The results presented here need to be interpreted in the context of their limitations. First, the patients were all privately insured, and it is not clear to what extent the benefits of additional psychotherapy would generalize to the public sector. Second, the satisfaction ratings were obtained with a measure developed by the hospital. Although the scale had excellent internal consistency and face validity, the degree to which these results would be replicated with other instruments still needs to be researched. Third, the study presented here compared one cohort with another, and although there were no apparent differences, the better outcomes in the group that received more group psychotherapy could be due to some unmeasured factor. We are not aware of other changes to hospital care that could have caused the observed results, but clearly that issue can be resolved only with a randomized controlled trial.

When inpatient attendance at psychotherapy groups was increased, staff- and patient-rated outcomes improved and the rates of readmission within one month were halved. The study presented here examined an instance of an emerging best practice—a hospital-based intervention to increase the amount of psychotherapy available as an adjunct to a psychiatric admission—and the results are consistent with a dose-response model of psychotherapy (2). The unexpected discrepancy between outcomes and satisfaction warrants further investigation. Perhaps regular monitoring of patient progress during an inpatient stay (9) combined with feedback on progress could lead to increased levels of satisfaction, as patients become more aware of the extent of improvement.

The authors thank Moria Munro, R.G.N., R.M.N., for assistance and ongoing support.

The authors report no competing interests.

Page AC, Hooke GR: Outcomes for depressed and anxious inpatients discharged before or after group cognitive behavior therapy: a naturalistic comparison. Journal of Nervous and Mental Disease 191:653–659, 2003
 
Howard KI, Lueger RJ, Martinovich Z, et al: The cost-effectiveness of psychotherapy: dose-response and phase models, in Cost-Effectiveness of Psychotherapy: A Guide for Practitioners, Researchers, and Policymakers. Edited by Miller NE, Magruder KM. New York, Oxford University Press, 1999
 
Wing J, Curtis RH, Beevor A: Health of the Nation Outcome Scales (HoNOS): glossary for HoNOS score sheet. British Journal of Psychiatry 174:432–434, 1999
 
Lovibond SH, Lovibond PF: Manual for the Depression Anxiety Stress Scales. Sydney, Psychology Foundation, 1995
 
Page AC, Hooke GR, Morrison DL: Psychometric properties of the Depression Anxiety Stress Scales (DASS) in depressed clinical samples. British Journal of Clinical Psychology 46:283–297, 2007
 
Newnham EA, Harwood KE, Page AC: Evaluating the clinical significance of responses by psychiatric inpatients to the mental health subscales of the SF-36. Journal of Affective Disorders 98:91–97, 2007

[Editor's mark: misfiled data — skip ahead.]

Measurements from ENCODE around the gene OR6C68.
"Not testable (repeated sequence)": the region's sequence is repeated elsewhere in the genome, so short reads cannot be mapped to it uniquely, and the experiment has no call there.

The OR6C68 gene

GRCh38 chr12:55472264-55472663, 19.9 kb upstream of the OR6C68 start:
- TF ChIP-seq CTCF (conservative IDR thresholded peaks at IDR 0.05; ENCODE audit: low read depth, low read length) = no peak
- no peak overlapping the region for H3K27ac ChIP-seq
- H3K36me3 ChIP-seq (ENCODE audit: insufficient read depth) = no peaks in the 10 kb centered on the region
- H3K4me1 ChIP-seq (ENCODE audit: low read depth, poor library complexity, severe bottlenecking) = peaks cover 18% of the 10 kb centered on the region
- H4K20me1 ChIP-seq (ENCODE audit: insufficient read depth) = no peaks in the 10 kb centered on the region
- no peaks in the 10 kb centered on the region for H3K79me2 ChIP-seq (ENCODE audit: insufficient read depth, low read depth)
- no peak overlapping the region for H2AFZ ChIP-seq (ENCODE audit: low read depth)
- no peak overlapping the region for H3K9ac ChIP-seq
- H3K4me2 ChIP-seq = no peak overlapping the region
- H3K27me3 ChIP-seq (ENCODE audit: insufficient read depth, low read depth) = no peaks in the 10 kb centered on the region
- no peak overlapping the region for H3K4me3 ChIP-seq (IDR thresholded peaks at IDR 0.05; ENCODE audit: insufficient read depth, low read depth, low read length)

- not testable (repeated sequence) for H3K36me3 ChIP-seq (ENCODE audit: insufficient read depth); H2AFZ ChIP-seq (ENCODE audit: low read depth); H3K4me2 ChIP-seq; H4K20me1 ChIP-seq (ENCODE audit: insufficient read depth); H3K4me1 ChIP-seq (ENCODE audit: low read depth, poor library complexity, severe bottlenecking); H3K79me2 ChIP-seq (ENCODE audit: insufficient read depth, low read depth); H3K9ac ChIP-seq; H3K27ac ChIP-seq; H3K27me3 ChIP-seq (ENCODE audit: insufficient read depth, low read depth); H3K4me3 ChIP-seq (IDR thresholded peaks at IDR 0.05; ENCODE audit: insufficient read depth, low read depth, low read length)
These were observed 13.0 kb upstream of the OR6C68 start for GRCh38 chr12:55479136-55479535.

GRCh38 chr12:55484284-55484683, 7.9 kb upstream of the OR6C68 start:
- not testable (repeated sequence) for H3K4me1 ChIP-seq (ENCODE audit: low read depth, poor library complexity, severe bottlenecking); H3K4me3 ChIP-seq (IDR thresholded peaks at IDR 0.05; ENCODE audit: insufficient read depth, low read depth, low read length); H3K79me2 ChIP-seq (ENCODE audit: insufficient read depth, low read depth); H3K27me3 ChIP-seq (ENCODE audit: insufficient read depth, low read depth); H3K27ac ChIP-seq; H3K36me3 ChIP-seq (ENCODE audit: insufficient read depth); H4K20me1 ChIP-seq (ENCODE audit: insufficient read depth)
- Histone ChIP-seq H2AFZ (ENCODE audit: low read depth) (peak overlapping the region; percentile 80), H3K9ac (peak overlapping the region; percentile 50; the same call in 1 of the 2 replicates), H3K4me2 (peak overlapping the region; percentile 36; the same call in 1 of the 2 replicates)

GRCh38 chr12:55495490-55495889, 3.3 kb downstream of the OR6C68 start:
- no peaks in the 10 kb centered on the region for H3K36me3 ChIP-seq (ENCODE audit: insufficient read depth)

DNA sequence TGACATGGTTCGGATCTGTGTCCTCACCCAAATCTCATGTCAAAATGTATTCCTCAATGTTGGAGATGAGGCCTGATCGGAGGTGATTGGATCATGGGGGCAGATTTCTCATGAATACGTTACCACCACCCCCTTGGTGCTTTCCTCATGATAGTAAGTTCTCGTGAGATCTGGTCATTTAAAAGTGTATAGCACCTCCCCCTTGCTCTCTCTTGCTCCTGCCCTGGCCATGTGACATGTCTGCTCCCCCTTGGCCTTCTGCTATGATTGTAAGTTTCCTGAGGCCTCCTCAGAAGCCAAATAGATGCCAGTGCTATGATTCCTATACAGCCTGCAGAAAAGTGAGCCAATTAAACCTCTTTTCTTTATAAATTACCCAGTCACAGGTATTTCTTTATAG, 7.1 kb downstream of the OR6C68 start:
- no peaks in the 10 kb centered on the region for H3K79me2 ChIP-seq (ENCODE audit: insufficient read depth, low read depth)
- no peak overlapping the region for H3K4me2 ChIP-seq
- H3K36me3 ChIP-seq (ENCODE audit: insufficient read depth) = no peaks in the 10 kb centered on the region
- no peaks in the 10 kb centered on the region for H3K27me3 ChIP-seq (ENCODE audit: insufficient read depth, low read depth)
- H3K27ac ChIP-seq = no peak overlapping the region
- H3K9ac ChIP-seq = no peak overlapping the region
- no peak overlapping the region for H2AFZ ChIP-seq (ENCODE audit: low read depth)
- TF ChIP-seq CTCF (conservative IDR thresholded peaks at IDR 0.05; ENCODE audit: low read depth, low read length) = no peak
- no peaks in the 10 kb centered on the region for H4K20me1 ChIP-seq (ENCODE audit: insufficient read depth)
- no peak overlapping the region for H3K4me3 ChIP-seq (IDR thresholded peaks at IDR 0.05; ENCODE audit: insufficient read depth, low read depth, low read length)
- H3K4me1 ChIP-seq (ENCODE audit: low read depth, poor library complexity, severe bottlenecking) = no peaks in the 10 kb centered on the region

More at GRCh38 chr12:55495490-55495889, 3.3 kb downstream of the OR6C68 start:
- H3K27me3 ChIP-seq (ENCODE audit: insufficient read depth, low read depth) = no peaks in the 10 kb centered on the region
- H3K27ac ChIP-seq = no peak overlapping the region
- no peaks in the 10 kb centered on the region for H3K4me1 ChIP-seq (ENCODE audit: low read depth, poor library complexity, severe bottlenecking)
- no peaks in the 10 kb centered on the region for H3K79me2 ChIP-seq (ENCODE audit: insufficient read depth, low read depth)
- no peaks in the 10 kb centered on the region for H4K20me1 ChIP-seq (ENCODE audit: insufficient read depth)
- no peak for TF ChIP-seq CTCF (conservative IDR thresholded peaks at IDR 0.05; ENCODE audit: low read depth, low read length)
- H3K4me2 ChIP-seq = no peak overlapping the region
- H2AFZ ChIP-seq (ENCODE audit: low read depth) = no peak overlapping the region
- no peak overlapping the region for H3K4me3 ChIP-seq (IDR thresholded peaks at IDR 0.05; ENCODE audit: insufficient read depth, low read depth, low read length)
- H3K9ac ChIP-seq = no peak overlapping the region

Ware JE Jr, Gandek B: Overview of the SF-36 Health Survey and the International Quality of Life Assessment (IQOLA) Project. Journal of Clinical Epidemiology 51:903–912, 1998
 
Tetzlaff BT, Kahn JH, Godley SH, et al: Working alliance, treatment satisfaction, and patterns of posttreatment use among adolescent substance users. Psychology of Addictive Behaviors 19:199–207, 2005
 
Lambert MJ, Harmon C, Slade K, et al: Providing feedback to psychotherapists on their patients' progress: clinical results and practice suggestions. Journal of Clinical Psychology 61:165–174, 2005
 
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References

Page AC, Hooke GR: Outcomes for depressed and anxious inpatients discharged before or after group cognitive behavior therapy: a naturalistic comparison. Journal of Nervous and Mental Disease 191:653–659, 2003
 
Howard KI, Lueger RJ, Martinovich Z, et al: The cost-effectiveness of psychotherapy: dose-response and phase models, in Cost-Effectiveness of Psychotherapy: A Guide for Practitioners, Researchers, and Policymakers. Edited by Miller NE, Magruder KM. New York, Oxford University Press, 1999
 
Wing J, Curtis RH, Beevor A: Health of the Nation Outcome Scales (HoNOS): glossary for HoNOS score sheet. British Journal of Psychiatry 174:432–434, 1999
 
Lovibond SH, Lovibond PF: Manual for the Depression Anxiety Stress Scales. Sydney, Psychology Foundation, 1995
 
Page AC, Hooke GR, Morrison DL: Psychometric properties of the Depression Anxiety Stress Scales (DASS) in depressed clinical samples. British Journal of Clinical Psychology 46:283–297, 2007
 
Newnham EA, Harwood KE, Page AC: Evaluating the clinical significance of responses by psychiatric inpatients to the mental health subscales of the SF-36. Journal of Affective Disorders 98:91–97, 2007
 
Ware JE Jr, Gandek B: Overview of the SF-36 Health Survey and the International Quality of Life Assessment (IQOLA) Project. Journal of Clinical Epidemiology 51:903–912, 1998
 
Tetzlaff BT, Kahn JH, Godley SH, et al: Working alliance, treatment satisfaction, and patterns of posttreatment use among adolescent substance users. Psychology of Addictive Behaviors 19:199–207, 2005
 
Lambert MJ, Harmon C, Slade K, et al: Providing feedback to psychotherapists on their patients' progress: clinical results and practice suggestions. Journal of Clinical Psychology 61:165–174, 2005